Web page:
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Endotoxin vs. Enterotoxin: What's the Difference?

Edited by Aimie Carlson || By Harlon Moss || Published on December 27, 2023
Endotoxin is a toxin within bacterial cell walls, released upon cell death. Enterotoxin is a toxin produced by bacteria affecting the intestines.

Key Differences

Endotoxins are toxins present within the outer membrane of Gram-negative bacteria, released upon bacterial cell death. Enterotoxins, however, are toxins secreted by both Gram-positive and Gram-negative bacteria, specifically targeting the intestines.
Endotoxins are heat-stable, meaning they withstand high temperatures without losing toxicity. In contrast, enterotoxins are generally heat-labile, losing their toxic properties when exposed to heat.
The primary impact of endotoxins is systemic, potentially causing fever and septic shock. Enterotoxins primarily affect the gastrointestinal system, leading to symptoms like diarrhea and vomiting.
Endotoxins, being part of the bacterial cell structure, are released during bacterial lysis. Enterotoxins are actively secreted by living bacteria as part of their growth and metabolism.
Endotoxins are less potent and cause symptoms gradually, while enterotoxins are often more potent and can cause rapid onset of symptoms.

Comparison Chart


Part of Gram-negative bacterial cell walls
Secreted by both Gram-positive and negative bacteria

Stability to Heat

Generally heat-labile

Primary Effect

Systemic effects like fever and shock
Targets the gastrointestinal system

Mode of Release

Released upon bacterial cell death
Secreted by living bacteria

Potency and Symptom Onset

Less potent, gradual symptom onset
More potent, rapid symptom onset

Endotoxin and Enterotoxin Definitions


Heat-stable bacterial toxin.
Even after boiling, the endotoxin remained active.


Toxin affecting the intestines.
The food poisoning was caused by enterotoxin.


Toxin within Gram-negative bacterial cell walls.
The presence of endotoxin in the bloodstream can trigger septic shock.


Produced by bacteria in the gut.
Certain strains of E. coli release enterotoxin.


Released upon bacterial cell death.
Antibiotic treatment led to the release of endotoxin.


Secreted by living bacteria.
The bacteria in the spoiled food secreted enterotoxin.


Toxin causing systemic effects.
The patient's fever was attributed to endotoxin exposure.


Heat-labile toxin causing rapid symptoms.
After eating contaminated food, the enterotoxin acted quickly.


Less potent, causing gradual symptoms.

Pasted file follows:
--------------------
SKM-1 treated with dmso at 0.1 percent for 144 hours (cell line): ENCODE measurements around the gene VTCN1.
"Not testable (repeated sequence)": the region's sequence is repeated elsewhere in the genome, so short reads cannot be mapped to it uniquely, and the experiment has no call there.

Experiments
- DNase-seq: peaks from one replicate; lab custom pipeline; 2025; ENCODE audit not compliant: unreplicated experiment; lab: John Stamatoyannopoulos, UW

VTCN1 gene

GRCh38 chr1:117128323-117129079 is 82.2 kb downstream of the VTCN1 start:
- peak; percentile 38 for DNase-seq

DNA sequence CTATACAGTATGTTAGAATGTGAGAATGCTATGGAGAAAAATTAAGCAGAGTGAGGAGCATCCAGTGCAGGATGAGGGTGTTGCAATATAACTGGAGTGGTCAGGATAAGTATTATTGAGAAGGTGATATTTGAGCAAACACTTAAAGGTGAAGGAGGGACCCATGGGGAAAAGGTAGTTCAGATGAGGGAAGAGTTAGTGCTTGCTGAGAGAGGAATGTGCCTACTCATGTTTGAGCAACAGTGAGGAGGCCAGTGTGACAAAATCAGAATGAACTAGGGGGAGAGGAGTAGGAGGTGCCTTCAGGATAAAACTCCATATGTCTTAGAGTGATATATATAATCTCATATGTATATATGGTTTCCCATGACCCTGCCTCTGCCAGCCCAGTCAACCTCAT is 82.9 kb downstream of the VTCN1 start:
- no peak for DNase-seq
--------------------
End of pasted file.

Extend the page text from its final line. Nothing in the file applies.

Symptoms of endotoxin exposure can develop slowly over time.


Causes gastrointestinal symptoms.
Enterotoxin often leads to severe diarrhea and vomiting.


A toxin produced by certain bacteria and released upon destruction of the bacterial cell.


A toxin produced by bacteria that is specific for intestinal cells and causes the vomiting and diarrhea associated with food poisoning.


Any toxin secreted by a microorganism and released into the surrounding environment only when it dies.


(biochemistry) Any of several toxins produced by intestinal bacteria


A toxin that is confined inside the microorganisms and is released only when the microorganisms are broken down or die


A cytotoxin specific for the cells of the intestinal mucosa


What is an endotoxin?

A toxin within Gram-negative bacterial cell walls.

Where are endotoxins found?

In the outer membrane of Gram-negative bacteria.

Can enterotoxins withstand heat?

Generally, they are heat-labile.

What symptoms do enterotoxins cause?

Diarrhea, vomiting, and gastrointestinal distress.

What is an enterotoxin?

A toxin produced by bacteria affecting the intestines.

What diseases are caused by endotoxins?

Septic shock and systemic infections.

How do enterotoxins work?

They target the gastrointestinal system.

How are endotoxins released?

Through the death of Gram-negative bacteria.

Can endotoxins be destroyed by cooking?

No, they are heat-stable.

Are endotoxins heat-stable?

Yes, they are resistant to heat.

Can antibiotics release endotoxins?

Yes, by causing bacterial cell death.

How quickly do enterotoxins act in the body?

They can act within hours of ingestion.

Can endotoxin exposure be fatal?

In severe cases, such as septic shock, it can be.

Is it possible to inactivate enterotoxins by heating?

Yes, they are usually inactivated by heat.

How are enterotoxins released?

Secreted by living bacteria.

Can antibiotics treat enterotoxin effects?

Antibiotics can target the bacteria, but not the toxin already released.

Do endotoxins cause immediate symptoms?

Symptoms usually develop gradually.

Are symptoms of enterotoxin exposure immediate?

Yes, they often occur rapidly.

Are endotoxins a concern in food poisoning?

Less commonly than enterotoxins.

Are enterotoxins commonly involved in food poisoning?

Yes, they are a frequent cause.
About Author
Written by
Harlon Moss
Harlon is a seasoned quality moderator and accomplished content writer for Difference Wiki. An alumnus of the prestigious University of California, he earned his degree in Computer Science. Leveraging his academic background, Harlon brings a meticulous and informed perspective to his work, ensuring content accuracy and excellence.
Edited by
Aimie Carlson
Aimie Carlson, holding a master's degree in English literature, is a fervent English language enthusiast. She lends her writing talents to Difference Wiki, a prominent website that specializes in comparisons, offering readers insightful analyses that both captivate and inform.

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